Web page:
The principles of science are grounding assumptions and hence not provable by science. However, they are provisional and can be challenged and amended. Nevertheless, they are regarded as representing deep truths about the nature of the world, and their formulation and evolution is informed by progress in science. They express what we take to be the conditions for the possibility of the empirical phenomena observed by sentient beings. In this way, the principles of science represent the invisible reality underlying the phenomenal one, and form part of metaphysics rather than science. Taken together, the principles of science characterize the nature of Nature, so we might say that our image of the nature of Nature is the gestalt that reconciles the joint entailments of the principles (rather like the elephant image that reconciles the observations of the seven blind men). These relationships are illustrated in a simplified way in Figure 2
. Changes in the principles can have dramatic consequences for the scientific paradigm, as for example occurred when the Newtonian notion of “mass” was redefined by Einstein’s General Relativity theory.
Principles generally start out as qualitative heuristics based on limited observations, and only later on (typically with great difficulty) become exact, quantifiable, and profound. For example, the (heuristic) Aristotelian notion of a force had been defined simply as a push or a pull, while the (scientific) notion from Newton (involving “inertia”) was quantitative and carried profound implications, leading to the “Mechanical Revolution”.
2.3. The Nature and Significance of Systems Principles
The content of Systems Science is distinct from that of the specialized sciences, but the structure of Systems science is likely to be no different from that of the rest of science. From this brief review we can thus form some idea of the scope and potential of systems principles. We can directly paraphrase the above discussion for the systems case as illustrated in Figure 3
The correspondence between these two diagrams lies in the observation that Systems Philosophy models the systemic nature of the nature of Nature, and Systems Science models the systemic nature of manifest systems. In Figure 3
, the two modelling arrows and the intervention arrow involve Systems Research activities.
Paraphrasing what was said above about our image of Nature, we can now propose the following. Systems principles are the grounding assumptions of systems science, and hence not provable by systems science. However, they are provisional and can be challenged and amended. Nevertheless, they are regarded as representing deep truths about the systemic nature of the world, and their formulation and evolution is informed by progress in systems science. They express what we take to be the conditions for the possibility of the empirically systemic phenomena observed by systems thinkers. In this way, the systems principles represent the systemic nature of the invisible reality underlying the systemicity of the phenomenal one, and form part of systems philosophy rather than systems science. Taken together, the systems principles characterize the nature of systemness, so we might say that our image of the nature of “system” is the gestalt that reconciles the joint entailments of the systems principles. A set of coherent and scientific systems principles would form the core of a foundational general systems theory (designated GST* since 2015 [19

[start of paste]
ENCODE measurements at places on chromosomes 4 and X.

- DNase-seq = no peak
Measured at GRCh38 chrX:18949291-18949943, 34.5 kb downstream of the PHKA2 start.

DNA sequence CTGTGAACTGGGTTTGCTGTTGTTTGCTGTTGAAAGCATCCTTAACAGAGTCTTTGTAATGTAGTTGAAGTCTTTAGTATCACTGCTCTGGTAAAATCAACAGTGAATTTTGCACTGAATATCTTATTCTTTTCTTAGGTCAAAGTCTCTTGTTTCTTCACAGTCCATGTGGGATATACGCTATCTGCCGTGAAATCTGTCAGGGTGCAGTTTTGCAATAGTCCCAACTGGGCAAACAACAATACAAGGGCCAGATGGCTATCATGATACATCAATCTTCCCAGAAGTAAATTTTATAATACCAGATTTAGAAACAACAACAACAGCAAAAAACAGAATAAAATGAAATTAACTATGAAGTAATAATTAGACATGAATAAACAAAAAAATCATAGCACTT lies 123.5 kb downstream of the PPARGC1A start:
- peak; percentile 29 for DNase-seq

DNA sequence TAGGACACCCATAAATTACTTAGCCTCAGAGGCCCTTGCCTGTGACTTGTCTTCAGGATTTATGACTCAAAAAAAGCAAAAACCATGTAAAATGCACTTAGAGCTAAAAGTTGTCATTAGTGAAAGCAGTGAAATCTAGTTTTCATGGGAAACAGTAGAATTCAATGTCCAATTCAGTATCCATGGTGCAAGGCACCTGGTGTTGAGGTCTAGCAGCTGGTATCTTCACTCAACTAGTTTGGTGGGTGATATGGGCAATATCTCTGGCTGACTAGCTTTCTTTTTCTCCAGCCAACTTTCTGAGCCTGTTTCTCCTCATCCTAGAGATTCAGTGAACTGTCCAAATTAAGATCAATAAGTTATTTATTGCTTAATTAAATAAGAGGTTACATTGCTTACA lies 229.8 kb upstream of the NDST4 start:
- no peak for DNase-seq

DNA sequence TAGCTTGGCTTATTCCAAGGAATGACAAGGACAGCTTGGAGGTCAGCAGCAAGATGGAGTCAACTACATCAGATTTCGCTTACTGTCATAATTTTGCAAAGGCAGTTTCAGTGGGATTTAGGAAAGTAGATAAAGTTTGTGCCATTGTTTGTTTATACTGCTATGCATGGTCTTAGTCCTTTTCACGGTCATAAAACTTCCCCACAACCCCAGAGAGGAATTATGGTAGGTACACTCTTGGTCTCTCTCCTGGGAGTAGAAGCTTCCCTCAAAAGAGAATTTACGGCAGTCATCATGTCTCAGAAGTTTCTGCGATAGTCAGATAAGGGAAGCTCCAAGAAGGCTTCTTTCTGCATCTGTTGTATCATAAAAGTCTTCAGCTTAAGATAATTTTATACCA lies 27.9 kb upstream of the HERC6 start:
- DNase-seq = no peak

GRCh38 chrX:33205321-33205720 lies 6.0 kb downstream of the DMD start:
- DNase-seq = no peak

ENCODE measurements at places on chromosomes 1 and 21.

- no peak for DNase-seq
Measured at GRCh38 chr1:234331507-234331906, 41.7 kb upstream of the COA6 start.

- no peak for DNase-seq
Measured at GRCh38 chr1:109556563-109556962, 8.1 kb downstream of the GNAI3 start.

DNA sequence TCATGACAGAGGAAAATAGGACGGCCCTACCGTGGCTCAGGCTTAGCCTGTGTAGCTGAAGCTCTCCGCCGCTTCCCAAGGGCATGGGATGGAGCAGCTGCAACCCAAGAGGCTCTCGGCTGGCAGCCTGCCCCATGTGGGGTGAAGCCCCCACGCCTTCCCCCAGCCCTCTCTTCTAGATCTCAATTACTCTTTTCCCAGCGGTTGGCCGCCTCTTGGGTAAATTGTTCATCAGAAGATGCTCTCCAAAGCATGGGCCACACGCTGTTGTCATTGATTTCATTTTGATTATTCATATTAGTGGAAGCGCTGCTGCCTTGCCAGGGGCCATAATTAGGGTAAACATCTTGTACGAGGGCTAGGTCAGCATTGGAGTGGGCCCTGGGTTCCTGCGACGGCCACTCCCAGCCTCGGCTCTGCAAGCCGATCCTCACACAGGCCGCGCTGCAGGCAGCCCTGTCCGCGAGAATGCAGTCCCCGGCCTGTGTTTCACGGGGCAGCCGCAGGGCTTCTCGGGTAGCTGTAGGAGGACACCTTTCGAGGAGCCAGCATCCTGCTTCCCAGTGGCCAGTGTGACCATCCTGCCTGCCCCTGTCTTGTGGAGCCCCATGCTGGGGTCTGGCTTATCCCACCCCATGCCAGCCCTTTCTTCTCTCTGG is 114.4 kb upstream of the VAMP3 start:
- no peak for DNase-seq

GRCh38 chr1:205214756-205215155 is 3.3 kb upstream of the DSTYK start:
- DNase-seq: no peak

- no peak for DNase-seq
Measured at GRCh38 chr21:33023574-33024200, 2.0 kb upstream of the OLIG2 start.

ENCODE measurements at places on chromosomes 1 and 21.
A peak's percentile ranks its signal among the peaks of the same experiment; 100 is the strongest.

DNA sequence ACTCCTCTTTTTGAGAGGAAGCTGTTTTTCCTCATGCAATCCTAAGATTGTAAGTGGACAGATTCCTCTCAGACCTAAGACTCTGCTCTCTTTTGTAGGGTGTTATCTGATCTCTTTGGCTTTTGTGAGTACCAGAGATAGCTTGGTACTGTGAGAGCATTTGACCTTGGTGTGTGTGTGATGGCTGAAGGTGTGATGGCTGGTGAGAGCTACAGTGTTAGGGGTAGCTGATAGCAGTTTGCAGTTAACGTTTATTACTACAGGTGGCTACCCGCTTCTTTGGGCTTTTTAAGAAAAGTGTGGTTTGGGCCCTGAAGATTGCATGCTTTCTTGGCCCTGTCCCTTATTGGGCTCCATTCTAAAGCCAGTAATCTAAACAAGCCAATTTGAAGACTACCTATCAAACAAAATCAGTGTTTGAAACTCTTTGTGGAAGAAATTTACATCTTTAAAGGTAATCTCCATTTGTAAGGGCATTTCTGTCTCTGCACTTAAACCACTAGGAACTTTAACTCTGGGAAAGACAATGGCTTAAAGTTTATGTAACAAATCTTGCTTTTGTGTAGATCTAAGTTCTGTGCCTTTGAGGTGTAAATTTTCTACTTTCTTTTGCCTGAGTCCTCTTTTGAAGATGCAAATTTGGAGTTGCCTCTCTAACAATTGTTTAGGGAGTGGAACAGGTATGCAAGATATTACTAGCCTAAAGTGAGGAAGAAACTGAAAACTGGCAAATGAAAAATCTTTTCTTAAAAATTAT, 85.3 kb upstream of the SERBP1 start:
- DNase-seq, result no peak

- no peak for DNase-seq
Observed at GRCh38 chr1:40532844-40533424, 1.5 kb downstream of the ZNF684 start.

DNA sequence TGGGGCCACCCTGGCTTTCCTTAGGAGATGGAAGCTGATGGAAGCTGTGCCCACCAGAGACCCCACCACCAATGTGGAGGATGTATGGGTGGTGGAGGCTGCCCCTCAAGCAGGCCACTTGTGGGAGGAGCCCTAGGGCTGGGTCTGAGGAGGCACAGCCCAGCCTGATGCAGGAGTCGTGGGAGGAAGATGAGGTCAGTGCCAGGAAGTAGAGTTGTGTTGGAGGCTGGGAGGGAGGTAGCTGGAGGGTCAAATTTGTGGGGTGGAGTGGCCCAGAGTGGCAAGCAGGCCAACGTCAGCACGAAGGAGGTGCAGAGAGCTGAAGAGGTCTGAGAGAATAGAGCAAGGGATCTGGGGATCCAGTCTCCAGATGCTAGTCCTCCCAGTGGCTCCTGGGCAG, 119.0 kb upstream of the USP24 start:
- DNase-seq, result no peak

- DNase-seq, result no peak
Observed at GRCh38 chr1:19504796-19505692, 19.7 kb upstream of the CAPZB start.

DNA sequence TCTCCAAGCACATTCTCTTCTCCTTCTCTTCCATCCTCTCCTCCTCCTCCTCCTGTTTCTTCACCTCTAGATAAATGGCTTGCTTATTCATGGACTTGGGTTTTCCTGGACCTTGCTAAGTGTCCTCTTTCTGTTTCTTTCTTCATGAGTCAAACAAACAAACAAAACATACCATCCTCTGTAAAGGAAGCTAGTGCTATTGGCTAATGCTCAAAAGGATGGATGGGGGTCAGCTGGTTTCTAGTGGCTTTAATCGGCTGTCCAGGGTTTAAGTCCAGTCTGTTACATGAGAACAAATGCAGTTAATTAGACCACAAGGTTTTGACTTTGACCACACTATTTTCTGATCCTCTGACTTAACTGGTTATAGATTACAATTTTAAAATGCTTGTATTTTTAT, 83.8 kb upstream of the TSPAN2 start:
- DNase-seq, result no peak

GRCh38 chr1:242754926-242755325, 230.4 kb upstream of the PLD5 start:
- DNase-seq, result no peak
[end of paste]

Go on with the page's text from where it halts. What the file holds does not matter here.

]), and changes in the systems principles could have dramatic consequences for the systems worldview.
As with the principles of science, systems principles can be heuristic or scientific. At present, we have only or mostly heuristic systems principles, and they are not unified. One consequence has been a proliferation of “images” of what systemness entails: the International Encyclopedia of Systems and Cybernetics
] devotes 18 pages to listing variations on the system concept found in the systems literature, and an ongoing Fellows Project in the International Council on Systems Engineering (INCOSE) has reviewed more than a hundred current and historical system definitions in an effort aimed at proposing one that is appropriate for contemporary systems engineering (personal communication from Hillary Sillitto, 22 November 2016). This variety is a clear indication of the incompleteness and immaturity of our present systems principles.
2.4. The Link between the Incompleteness of Systems Principles and Project Risks
In the light of an understanding that systems principles jointly characterize the nature of systems, and the incompleteness of the present set of systems principles, it is evident that our scientific understanding of the nature of complex systems is also incomplete and immature. From this we can easily see how some of the risks faced by complex systems projects derive from this shortcoming in our knowledge about the nature of systems.
For example, it has been argued that significant contributing factors to the failure or underperformance of complex system projects is a lack of methodologies for transferring knowledge and experience across project phases and between projects, and inadequate education in systems thinking [29
]. However, adequately addressing such factors requires a general systems theory, in order to ground objectivity and completeness when capturing knowledge and experience relative to a system of interest, and when teaching students how to think about systemic scenarios.